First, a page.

Google Aware Of Large-Scale Data Breach But Chose Not To Disclose It

Google exposed personal data of almost 500,000 and didn't disclose it

Google Shutters Google+ Following Privacy Vulnerability

Affected data included Google+ profile information like names, email addresses, occupations, gender and age information, but no personal messages, according to the company, which added that it didn't find any evidence that any developer actually exploited the bug to access any of this information.

"What's most concerning here is that Google did not feel the need to disclose the breach, and today's privacy laws don't require it", Theresa Payton, a former Chief Information Officer at the White House and Chief Executive of security firm Fortalice, tells Barron's. The lawsuit was blocked in the High Court on Monday.

The report alleges that the bug became active in 2015, only being discovered by Google and shut down in March of this year.

That's the stunning revelation in a new report in The Wall Street Journal.

"The consumer version of Google+ now has low usage and engagement: 90 percent of Google+ user sessions are less than five seconds", said Google, which is headquartered in Mountain View in northern California, Xinhua reported.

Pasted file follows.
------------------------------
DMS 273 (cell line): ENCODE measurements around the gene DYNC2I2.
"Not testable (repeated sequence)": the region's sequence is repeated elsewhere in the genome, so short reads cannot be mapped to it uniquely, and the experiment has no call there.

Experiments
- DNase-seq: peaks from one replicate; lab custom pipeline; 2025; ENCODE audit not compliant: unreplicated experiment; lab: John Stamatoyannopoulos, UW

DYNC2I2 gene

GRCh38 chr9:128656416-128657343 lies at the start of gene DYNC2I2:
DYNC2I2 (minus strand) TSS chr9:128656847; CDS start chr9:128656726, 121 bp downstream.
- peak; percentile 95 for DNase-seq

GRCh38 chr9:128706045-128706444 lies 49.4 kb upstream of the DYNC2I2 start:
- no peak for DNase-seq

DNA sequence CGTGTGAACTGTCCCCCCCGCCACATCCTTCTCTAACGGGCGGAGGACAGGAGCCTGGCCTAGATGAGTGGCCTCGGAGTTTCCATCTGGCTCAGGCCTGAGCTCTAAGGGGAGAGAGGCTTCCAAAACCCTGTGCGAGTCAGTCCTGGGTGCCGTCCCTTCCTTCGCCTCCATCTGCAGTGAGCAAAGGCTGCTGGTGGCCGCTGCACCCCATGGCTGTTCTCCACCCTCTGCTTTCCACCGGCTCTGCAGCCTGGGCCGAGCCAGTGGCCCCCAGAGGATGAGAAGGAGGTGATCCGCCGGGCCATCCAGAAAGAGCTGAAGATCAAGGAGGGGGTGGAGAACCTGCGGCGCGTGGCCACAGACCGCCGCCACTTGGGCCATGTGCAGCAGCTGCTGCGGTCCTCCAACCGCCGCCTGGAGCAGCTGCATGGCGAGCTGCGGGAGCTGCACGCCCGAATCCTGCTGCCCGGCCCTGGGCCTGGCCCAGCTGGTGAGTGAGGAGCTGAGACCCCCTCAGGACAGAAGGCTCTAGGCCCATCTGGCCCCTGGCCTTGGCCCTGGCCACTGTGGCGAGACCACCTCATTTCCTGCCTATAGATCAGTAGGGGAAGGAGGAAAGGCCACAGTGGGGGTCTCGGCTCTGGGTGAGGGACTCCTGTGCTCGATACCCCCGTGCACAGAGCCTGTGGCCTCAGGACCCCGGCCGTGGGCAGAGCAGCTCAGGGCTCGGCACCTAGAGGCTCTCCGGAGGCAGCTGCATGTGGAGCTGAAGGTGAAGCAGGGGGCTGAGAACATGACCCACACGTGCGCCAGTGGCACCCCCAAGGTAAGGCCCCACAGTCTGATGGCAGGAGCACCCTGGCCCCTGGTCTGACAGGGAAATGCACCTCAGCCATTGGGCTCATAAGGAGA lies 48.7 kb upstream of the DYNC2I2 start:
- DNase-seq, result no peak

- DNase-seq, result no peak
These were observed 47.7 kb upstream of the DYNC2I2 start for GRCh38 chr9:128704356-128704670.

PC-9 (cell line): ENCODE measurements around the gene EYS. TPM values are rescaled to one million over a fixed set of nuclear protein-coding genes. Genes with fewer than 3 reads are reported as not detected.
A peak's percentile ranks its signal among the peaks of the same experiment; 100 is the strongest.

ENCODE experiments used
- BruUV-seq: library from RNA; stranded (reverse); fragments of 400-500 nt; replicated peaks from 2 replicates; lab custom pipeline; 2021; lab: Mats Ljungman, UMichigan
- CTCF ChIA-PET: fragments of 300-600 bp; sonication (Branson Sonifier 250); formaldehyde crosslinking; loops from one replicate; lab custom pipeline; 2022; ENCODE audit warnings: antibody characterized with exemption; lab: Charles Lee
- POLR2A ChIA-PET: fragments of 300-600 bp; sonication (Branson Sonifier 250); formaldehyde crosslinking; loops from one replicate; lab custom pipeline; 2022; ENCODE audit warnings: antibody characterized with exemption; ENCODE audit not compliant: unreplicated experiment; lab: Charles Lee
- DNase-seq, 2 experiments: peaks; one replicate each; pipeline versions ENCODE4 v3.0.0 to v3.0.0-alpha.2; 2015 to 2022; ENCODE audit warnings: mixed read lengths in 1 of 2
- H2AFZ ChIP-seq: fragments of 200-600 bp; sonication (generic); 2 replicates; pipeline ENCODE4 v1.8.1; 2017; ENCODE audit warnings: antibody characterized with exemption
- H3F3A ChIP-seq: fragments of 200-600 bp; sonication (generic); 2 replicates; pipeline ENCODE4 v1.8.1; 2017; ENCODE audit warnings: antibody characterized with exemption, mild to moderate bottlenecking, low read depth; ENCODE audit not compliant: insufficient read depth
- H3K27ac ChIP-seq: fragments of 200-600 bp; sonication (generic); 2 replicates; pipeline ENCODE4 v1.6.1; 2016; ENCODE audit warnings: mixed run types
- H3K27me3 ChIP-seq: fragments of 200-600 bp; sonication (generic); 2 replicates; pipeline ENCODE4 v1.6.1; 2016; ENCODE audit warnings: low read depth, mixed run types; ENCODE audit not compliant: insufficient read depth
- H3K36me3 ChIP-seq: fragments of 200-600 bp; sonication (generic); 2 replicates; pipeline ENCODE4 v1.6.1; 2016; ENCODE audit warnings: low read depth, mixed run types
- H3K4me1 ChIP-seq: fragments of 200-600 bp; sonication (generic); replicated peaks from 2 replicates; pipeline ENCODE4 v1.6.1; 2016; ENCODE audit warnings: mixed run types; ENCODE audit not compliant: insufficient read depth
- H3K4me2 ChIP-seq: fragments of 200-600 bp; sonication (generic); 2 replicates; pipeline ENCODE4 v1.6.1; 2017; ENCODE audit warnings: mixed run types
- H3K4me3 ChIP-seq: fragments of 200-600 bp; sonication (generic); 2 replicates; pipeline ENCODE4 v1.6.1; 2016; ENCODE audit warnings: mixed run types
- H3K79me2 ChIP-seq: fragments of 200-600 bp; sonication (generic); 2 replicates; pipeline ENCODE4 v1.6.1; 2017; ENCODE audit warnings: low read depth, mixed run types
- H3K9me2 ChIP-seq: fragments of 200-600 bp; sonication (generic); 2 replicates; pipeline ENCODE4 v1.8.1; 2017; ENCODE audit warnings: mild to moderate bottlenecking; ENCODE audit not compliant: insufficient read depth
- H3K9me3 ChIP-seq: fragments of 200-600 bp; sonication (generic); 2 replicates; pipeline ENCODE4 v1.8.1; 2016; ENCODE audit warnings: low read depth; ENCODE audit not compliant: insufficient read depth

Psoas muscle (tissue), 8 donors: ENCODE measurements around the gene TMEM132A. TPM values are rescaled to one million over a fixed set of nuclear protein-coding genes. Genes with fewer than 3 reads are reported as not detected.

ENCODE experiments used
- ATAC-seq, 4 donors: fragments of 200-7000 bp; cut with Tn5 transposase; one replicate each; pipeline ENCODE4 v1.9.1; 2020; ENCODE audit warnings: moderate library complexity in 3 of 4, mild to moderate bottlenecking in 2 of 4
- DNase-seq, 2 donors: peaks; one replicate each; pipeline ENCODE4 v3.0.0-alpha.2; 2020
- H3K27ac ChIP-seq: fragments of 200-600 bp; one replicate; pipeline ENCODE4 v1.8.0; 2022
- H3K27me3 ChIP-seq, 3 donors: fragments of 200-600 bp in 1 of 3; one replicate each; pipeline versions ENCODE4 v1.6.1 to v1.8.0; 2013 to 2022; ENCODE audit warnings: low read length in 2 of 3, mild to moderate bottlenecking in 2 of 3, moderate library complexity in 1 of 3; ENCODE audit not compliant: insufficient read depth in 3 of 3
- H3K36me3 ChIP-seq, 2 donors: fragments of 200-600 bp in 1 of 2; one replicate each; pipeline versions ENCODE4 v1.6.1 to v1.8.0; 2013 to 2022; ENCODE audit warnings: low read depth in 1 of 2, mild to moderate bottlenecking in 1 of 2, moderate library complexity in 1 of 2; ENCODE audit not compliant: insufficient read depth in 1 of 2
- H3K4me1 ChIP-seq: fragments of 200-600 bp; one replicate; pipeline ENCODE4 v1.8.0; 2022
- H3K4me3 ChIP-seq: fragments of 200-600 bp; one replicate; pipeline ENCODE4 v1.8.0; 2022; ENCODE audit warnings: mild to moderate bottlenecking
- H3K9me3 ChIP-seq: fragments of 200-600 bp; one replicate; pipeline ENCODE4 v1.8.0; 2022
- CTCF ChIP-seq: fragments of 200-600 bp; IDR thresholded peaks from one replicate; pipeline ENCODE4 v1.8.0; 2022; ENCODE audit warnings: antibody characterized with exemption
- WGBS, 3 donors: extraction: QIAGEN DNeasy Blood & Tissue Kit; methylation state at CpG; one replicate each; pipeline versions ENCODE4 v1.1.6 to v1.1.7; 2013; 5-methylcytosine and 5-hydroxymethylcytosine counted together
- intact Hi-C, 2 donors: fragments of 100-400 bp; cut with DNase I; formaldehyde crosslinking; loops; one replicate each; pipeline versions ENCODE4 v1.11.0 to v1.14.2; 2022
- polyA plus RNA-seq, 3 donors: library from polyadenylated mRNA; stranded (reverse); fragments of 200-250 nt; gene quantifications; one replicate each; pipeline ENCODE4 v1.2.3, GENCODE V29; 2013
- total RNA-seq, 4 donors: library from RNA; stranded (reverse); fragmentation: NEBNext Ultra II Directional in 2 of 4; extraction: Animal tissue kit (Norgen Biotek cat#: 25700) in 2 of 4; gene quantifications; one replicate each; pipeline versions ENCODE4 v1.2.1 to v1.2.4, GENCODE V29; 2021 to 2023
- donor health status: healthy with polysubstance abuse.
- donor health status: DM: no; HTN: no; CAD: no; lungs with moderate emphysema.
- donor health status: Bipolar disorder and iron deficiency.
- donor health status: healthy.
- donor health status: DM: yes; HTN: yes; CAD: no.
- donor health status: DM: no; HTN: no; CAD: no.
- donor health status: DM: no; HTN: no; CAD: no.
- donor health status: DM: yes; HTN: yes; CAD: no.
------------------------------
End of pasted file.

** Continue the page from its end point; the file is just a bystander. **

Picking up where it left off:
Google+ was launched in 2011, quickly becoming known as a failed attempt to compete with Facebook. Gmail add-on access will also be restricted to a small number of developers as part of the moves.

Despite that, the company plans to keep Google+ operational as an enterprise product, allowing companies to use it as an internal communication platform for employees.

The leaked memo says that while there is no evidence that outside developers misused any data, there is still no way to know for sure.

Google is also said to working on improving security elsewhere, including restricting developer access to things such as SMS, call logs, and contact data on Android and add-ons for Gmail.

Following news of the exposure this week, Google issued a statement claiming they did not notify the public because there was no "evidence of misuse".

The company said it will give consumers more control over what data apps can access.

The news comes just two weeks after Facebook revealed almost 50m users had been affected by a similar privacy lapse. "FINALLY", tweeted David Byttow, a former Google engineer.

"The Data Protection Commission was not aware of this issue and we now need to better understand the details of the breach, including the nature, impact and risk to individuals and we will be seeking information on these issues from Google", the regulator said.

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